The beautiful building that is the home of Bombay High Court in Mumbai has been in use for many decades, seeing hundreds of judges come and go. Bombay High Court has jurisdiction over The Union Territories of Daman and Diu; Dadra and Nagar Haveli; Maharashtra and Goa. Within the elegant edifice, which has seen the progression over the years of the dignity and solemnity that is such a feature of judicial process, there is provision for 75 judges at Bombay High Court. With such a long and rich history of the court it is no surprise that 22 judges from Bombay High Court have gone on to sit on India’s Supreme Court and no less than 8 have been elected as Chief Justice of India, a considerable achievement.
The function of Bombay High Court is to interpret and apply the laws as laid down in the Constitution of India, to supervise and monitor subordinate courts; in short it is responsible for the administration of the nation’s judiciary.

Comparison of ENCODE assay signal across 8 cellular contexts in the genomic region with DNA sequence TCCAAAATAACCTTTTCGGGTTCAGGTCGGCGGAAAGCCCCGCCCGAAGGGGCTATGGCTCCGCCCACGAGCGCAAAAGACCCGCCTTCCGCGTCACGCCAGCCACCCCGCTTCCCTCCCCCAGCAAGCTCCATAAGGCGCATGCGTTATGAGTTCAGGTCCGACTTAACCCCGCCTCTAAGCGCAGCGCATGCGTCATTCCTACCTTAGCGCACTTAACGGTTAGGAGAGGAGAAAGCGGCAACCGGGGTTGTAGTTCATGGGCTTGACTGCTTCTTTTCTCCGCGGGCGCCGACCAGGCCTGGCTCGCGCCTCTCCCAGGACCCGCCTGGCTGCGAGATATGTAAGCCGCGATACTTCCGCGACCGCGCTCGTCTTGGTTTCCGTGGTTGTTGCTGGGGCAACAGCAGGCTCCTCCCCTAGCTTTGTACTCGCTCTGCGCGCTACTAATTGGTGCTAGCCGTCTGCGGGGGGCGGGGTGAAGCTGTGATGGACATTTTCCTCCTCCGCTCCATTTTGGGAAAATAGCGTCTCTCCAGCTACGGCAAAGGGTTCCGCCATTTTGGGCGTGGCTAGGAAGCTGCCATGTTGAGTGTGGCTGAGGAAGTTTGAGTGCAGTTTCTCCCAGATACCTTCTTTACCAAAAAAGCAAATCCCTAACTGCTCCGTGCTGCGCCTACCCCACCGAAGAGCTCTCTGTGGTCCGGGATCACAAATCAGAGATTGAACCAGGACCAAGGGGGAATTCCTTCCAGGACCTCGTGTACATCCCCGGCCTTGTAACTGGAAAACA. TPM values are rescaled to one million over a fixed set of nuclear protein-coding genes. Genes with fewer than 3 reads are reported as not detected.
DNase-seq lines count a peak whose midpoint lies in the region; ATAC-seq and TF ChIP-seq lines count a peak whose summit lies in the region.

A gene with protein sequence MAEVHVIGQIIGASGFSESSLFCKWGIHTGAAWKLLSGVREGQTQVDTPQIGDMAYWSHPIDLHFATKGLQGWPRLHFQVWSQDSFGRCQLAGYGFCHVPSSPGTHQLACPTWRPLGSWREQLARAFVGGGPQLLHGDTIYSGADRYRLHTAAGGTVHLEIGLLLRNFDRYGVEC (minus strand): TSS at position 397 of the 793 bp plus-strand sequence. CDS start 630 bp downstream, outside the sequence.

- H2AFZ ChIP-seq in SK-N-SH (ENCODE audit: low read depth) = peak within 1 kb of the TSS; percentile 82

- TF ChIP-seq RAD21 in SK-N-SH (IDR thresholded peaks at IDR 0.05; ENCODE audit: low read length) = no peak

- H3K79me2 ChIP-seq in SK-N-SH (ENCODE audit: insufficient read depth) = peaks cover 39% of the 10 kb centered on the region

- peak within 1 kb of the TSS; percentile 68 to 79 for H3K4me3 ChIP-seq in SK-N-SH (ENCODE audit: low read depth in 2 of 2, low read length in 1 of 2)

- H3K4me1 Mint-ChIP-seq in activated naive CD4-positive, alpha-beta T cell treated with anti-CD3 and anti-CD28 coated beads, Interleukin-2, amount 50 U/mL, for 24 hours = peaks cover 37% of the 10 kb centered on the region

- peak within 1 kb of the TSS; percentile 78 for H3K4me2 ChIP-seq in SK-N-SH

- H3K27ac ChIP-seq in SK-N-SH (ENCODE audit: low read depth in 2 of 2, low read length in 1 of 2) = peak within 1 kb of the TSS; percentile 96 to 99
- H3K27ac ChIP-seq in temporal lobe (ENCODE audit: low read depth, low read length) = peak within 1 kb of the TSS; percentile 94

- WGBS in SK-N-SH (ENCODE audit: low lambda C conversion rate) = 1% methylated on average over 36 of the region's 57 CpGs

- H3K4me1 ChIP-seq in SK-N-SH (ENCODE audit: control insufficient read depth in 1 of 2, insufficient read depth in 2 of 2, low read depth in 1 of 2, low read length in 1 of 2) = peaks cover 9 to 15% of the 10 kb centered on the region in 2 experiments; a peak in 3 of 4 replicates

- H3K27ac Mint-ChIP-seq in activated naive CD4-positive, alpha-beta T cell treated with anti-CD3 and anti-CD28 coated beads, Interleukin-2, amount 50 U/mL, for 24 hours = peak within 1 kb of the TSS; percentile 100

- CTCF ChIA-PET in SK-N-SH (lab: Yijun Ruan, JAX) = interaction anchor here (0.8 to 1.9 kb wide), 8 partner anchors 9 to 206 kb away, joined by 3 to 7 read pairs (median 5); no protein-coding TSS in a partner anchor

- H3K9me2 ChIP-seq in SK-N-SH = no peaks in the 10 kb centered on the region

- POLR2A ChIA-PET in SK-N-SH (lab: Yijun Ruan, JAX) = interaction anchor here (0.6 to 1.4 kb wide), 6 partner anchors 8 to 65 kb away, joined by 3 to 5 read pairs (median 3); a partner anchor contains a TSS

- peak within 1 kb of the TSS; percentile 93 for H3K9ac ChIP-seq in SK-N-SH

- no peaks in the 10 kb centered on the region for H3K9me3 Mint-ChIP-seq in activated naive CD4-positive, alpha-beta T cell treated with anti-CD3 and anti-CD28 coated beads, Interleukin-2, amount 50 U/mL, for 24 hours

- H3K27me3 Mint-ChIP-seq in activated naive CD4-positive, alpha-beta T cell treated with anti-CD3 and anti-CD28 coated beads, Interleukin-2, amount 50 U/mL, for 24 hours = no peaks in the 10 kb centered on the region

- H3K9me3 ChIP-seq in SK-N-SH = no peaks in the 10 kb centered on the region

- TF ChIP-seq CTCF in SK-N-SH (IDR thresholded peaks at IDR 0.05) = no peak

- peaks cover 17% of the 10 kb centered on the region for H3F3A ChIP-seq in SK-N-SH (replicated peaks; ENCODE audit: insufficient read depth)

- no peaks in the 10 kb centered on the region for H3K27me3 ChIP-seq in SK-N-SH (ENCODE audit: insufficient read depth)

Bombay High Court is an intensely busy arena; in 2004 alone the 32 sitting judges oversaw an impressive 2000 cases each, and the Court as a whole deals with approximately 340 000 cases per year. It is estimated that Bombay High Court operates on a ratio of one judge to every 1.6 million people, hopefully a very large percentage of the population are content with their lot, law-abiding and honest, and will not need to occupy any of the judges’ time!
Although the name of the city changed to Mumbai in 1995, Bombay High Court chose not to change, retaining the ‘Bombay.’ Bombay High Court has been in existence for just over 150 years, recently celebrating its sesquicentennial anniversary.
India takes great pride in the successful continuation of the Bombay High Court, through civil unrest and Independence, and celebrated the 150 year anniversary with a series of functions throughout the year, culminating in a concluding ceremony attended by many dignitaries, including the President.